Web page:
Greg Albo: I think the new movements that have been forming in South Korea and in Latin America have a number of differences from the new social movements as they formed in North America and Europe of the last two decades. To some extent the new social movements in North America and in Western Europe had moved away from organized political activity and to some extent have seen their work as a component of the left but not of building a new left. I think the difference in both South Korea and Latin America is that new social movements there have been emerging actually see themselves as significant part of building a new left and a new political level of organization on the left. In the case of South Korea of course this is still a moment of coming out of the dictatorship in that sense in the marketizing the South Korean society, and the large movements that have emerged whether that is the KCTU; trade union movement or the anti-war movement in South Korea, the student movement against the American military bases reflect the institutional deepening of left wing politics in South Korea that had been throated for a long time under the state of dictatorship. And I think there are also parties and movements also part of falling under the general span of the KDLP -Korean Democratic Labor Party that has formed. And I think the question there then has been the articulation between these different elements between specific social movement fights, the struggles in the KTCU against the liberalization, reforms that are occurring around the collective bargaining and the attempt to build the KDLP into a signifi
cant political force in South Korea. In Latin America of course it is very different. There obviously is a long history of the radical left in Latin America and its association with different political parties. But the context of Latin America with the end of Guevarism in the 1970’s, after end of the years overlade left a long political space in Latin America that the left has to reform. One of this of course was the direction of social democracy in the building of new social democratic parties. The direction was put particularly, intellectually by Castenada in his book “The Utopia Unarmed” which laid up the new strategy for a new social democracy in Latin America which was of course close to the previous Brazilian government and has its base also currently in the Argentinean government under Kirschner and Lagos. But what one now seeing also particularly with the spark that has been provided by Chavez in Venezuela is a new kind of radicalization of the social movements in Latin America. This is partly out of the two decades long decline that has occurred in Latin America, neo-liberalism’s spread, in general falling per capita incomes; about 17-18 percent of the new employment growth in Latin America is in the informal sector, over half the population is working in the informal sector. So out of this marginalization is developing a new radicalism. I think in terms of the new movements this radicalism is best seen in two fronts: one is the landless movements and particularly the MST in Brazil which has been an inspiration for direct action but not tying direct action to this random strategies of confrontation with theories within developing direct action strategy; for taking land and tying that to developing a political movement through the deepening of educational processes. So we see that just the germ of MST has formed a large school to educate its activists to help build that movement and it has been doing things like that to develop its cadre in new ways. So I think that is one development of this kind of new community radicalism that is forming across Latin America. The other one that is critical is that for the first time for many many many years the indigenous movements of Latin America, in the high Andean countries is mobilizing as a political force. The indigenous social form that outburst in 2004 in Ecuador in Quito reflects this kind of new consciousness of the indigenous movement of Latin America towards its claims to self-determination, its partly about territories, partly about indigenous language rights but it is also quite directly related with the struggle against neo liberalism as you can see in Cochabamba, the question of water privatization struggle in Bolivia or the fights over control over natural gas and oil, oil reserves in Peru, in Ecuador, in Colombia you see that kind of struggle as well. I think then one has to see how these new movements are being linked to a new radical left forming as well across Latin America. The spark of Chavez is to put down a challenge for the radical left to reform and develop a strategy that is different than Guevarism and to develop a new political foundation of organization as socialist politics. So you can see that in Venezuela there is new relationships that are forming between the Sandinistas, the Cubans and the Venezuelans, elements of the radical left in several other countries; for example Evo Morales’ movement; MAS (Movement Towards Socialism) and so and so. You have all the new articulation between these radical community movements that have been forming with new radical political organizations, this is still at a very preliminary moment, early stages of this, but the actual control over the state, the actual control over the means of production, over social relations in Venezuela is giving it a new momentum on top of that.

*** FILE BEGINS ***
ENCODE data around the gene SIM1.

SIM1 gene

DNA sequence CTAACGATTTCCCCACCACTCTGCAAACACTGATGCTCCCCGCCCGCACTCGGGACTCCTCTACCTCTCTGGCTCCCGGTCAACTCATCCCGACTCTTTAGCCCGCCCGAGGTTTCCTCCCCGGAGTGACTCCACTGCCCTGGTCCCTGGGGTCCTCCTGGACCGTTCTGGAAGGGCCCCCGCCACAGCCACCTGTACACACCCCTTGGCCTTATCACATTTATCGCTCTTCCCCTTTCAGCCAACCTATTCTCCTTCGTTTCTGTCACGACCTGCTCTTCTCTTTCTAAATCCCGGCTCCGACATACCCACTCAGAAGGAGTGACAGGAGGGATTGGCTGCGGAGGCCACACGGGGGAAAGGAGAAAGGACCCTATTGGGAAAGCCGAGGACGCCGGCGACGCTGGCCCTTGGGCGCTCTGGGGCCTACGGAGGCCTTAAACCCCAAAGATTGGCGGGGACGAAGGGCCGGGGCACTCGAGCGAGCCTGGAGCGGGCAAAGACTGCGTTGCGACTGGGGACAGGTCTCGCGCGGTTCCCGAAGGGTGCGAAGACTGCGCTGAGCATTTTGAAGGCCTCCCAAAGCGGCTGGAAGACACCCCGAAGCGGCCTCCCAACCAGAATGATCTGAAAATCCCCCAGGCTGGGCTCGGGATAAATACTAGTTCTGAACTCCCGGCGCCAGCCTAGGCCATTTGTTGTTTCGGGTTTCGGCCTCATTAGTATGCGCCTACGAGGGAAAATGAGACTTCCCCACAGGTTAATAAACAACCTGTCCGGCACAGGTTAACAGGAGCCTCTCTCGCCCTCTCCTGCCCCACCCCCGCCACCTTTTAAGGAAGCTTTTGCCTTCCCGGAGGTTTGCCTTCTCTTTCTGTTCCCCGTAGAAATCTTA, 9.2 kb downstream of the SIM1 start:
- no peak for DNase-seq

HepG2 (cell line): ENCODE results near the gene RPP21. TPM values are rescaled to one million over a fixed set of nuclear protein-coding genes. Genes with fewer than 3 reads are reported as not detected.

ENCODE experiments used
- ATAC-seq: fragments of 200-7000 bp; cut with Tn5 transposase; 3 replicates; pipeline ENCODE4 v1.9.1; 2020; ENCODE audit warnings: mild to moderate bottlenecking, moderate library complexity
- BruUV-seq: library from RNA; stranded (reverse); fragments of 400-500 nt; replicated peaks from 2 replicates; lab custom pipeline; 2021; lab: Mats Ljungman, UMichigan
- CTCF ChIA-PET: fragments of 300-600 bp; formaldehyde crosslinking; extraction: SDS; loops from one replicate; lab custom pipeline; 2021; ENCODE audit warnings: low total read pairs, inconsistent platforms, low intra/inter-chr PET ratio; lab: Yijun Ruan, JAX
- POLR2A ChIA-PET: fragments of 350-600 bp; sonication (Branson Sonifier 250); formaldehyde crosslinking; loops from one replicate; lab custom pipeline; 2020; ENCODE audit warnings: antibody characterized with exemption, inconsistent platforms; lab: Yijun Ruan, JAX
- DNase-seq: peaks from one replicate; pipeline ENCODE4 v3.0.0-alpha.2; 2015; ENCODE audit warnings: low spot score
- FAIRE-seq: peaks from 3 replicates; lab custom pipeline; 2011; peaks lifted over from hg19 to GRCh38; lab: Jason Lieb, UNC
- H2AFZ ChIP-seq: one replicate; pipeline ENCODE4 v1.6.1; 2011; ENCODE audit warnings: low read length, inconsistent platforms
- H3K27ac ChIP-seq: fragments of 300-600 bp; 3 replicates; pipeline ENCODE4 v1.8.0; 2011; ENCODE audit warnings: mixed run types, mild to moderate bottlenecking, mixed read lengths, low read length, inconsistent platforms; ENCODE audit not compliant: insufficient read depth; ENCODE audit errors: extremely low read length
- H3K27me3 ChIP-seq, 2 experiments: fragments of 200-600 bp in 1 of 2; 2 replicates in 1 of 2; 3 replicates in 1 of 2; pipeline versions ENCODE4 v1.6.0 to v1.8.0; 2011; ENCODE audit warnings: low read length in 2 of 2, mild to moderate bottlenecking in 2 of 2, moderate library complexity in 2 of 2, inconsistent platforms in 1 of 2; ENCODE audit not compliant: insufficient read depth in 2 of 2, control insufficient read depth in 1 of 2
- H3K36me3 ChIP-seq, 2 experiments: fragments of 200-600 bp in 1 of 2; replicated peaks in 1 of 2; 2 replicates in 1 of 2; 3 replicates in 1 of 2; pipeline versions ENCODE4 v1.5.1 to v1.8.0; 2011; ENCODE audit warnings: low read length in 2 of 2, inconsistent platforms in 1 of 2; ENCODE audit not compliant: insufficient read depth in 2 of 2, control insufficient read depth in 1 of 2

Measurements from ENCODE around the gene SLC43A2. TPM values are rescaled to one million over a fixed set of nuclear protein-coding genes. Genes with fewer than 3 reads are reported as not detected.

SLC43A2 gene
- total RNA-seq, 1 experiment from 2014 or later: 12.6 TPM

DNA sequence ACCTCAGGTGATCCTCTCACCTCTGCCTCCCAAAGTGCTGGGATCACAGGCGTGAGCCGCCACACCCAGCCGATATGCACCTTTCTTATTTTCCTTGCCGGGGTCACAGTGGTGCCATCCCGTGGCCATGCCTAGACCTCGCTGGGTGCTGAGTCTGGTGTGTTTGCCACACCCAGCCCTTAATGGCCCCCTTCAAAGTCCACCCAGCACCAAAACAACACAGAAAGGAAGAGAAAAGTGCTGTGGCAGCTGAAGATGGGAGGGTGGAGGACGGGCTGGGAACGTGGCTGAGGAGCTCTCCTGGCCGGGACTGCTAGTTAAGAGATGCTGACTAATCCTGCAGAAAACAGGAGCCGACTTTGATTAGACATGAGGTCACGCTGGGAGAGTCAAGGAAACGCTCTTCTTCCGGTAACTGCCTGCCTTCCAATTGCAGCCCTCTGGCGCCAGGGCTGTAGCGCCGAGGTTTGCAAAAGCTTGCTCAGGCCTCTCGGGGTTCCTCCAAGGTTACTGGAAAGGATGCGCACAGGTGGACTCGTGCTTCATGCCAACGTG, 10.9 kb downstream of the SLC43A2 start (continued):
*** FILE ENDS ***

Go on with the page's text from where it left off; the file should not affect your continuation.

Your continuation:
Sendika.org: Do you want to make some final comments on the political situation in Turkey?
Greg Albo: I think where Turkey find itself is partly with the developments that are occurring in Latin America and partly with those in Canada in fact. For different reasons. I think the comparison with Latin America is of course is the neo liberalism, in the IMF, structural adjustment policies have deeply impacted the Turkish working classes. When one looks at the living standards of the working class people in Turkey they fall tremendously under neo liberalism, the decline of unionized workers’ salaries has been horrible. And this is been coupled with incredible attacks on the capacity of the Turkish State to develop an alternative development trajectory. Whether one wants to buy into the whole project of national developmentalism or not the democratic capacities of the Turkish people to choose another direction has been severely vanished by neo liberalism and structural adjustment. In that sense there is a direct correlation with Latin America on that. I think the other correlation with Latin America is on the impact of American militarism and American intervention in Turkish society. As long as the American military play such a large role in Turkey it acts as an indirect spreation of the Turkish left and Turkish democracy. Because it strengthens the Turkish military. And the Turkish military is a negative force in my assessments both for the Turkish society but also some of the wider developments in this area of the world because of the role that the Turkish military then plays in the face of the other countries that the US wants to discipline in the region. So I think there are very strong parallels with Latin America but I think the parallels with Turkey and Canada to be found. In fact that we have relatively small lefts who need to think about how we gonna make ourselves bigger lefts. Some of that question is how we are going to develop socialist and Marxist ideas within the working classes, which has lot to do with developing cultural, educational resources, finding ways to link with the civic organization, bringing socialist ideas into civic organizations, working as good comrades with the people in ngos and bringing the arguments for socialism with us and to them. I think the other aspect that is similar is there is a job to be done in Turkey as in Canada to rebuild the left from the beginning.